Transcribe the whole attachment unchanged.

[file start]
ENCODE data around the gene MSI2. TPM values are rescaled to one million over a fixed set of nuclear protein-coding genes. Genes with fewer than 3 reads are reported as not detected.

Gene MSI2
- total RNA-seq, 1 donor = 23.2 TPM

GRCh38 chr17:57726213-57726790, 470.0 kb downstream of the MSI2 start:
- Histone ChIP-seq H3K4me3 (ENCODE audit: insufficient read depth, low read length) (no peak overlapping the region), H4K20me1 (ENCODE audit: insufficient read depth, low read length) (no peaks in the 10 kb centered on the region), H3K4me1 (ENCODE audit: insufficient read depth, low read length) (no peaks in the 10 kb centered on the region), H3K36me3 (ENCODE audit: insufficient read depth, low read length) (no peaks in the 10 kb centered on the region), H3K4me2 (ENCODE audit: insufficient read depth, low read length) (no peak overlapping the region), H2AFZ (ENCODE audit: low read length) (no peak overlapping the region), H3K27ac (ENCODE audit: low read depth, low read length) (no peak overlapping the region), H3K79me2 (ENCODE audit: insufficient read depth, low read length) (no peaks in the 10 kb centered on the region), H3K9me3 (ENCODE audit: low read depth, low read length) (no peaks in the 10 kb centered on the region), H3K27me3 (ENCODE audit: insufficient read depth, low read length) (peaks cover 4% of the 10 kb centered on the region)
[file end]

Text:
ENCODE data around the gene MSI2. TPM values are rescaled to one million over a fixed set of nuclear protein-coding genes. Genes with fewer than 3 reads are reported as not detected.

Gene MSI2
- total RNA-seq, 1 donor = 23.2 TPM

GRCh38 chr17:57726213-57726790, 470.0 kb downstream of the MSI2 start:
- Histone ChIP-seq H3K4me3 (ENCODE audit: insufficient read depth, low read length) (no peak overlapping the region), H4K20me1 (ENCODE audit: insufficient read depth, low read length) (no peaks in the 10 kb centered on the region), H3K4me1 (ENCODE audit: insufficient read depth, low read length) (no peaks in the 10 kb centered on the region), H3K36me3 (ENCODE audit: insufficient read depth, low read length) (no peaks in the 10 kb centered on the region), H3K4me2 (ENCODE audit: insufficient read depth, low read length) (no peak overlapping the region), H2AFZ (ENCODE audit: low read length) (no peak overlapping the region), H3K27ac (ENCODE audit: low read depth, low read length) (no peak overlapping the region), H3K79me2 (ENCODE audit: insufficient read depth, low read length) (no peaks in the 10 kb centered on the region), H3K9me3 (ENCODE audit: low read depth, low read length) (no peaks in the 10 kb centered on the region), H3K27me3 (ENCODE audit: insufficient read depth, low read length) (peaks cover 4% of the 10 kb centered on the region)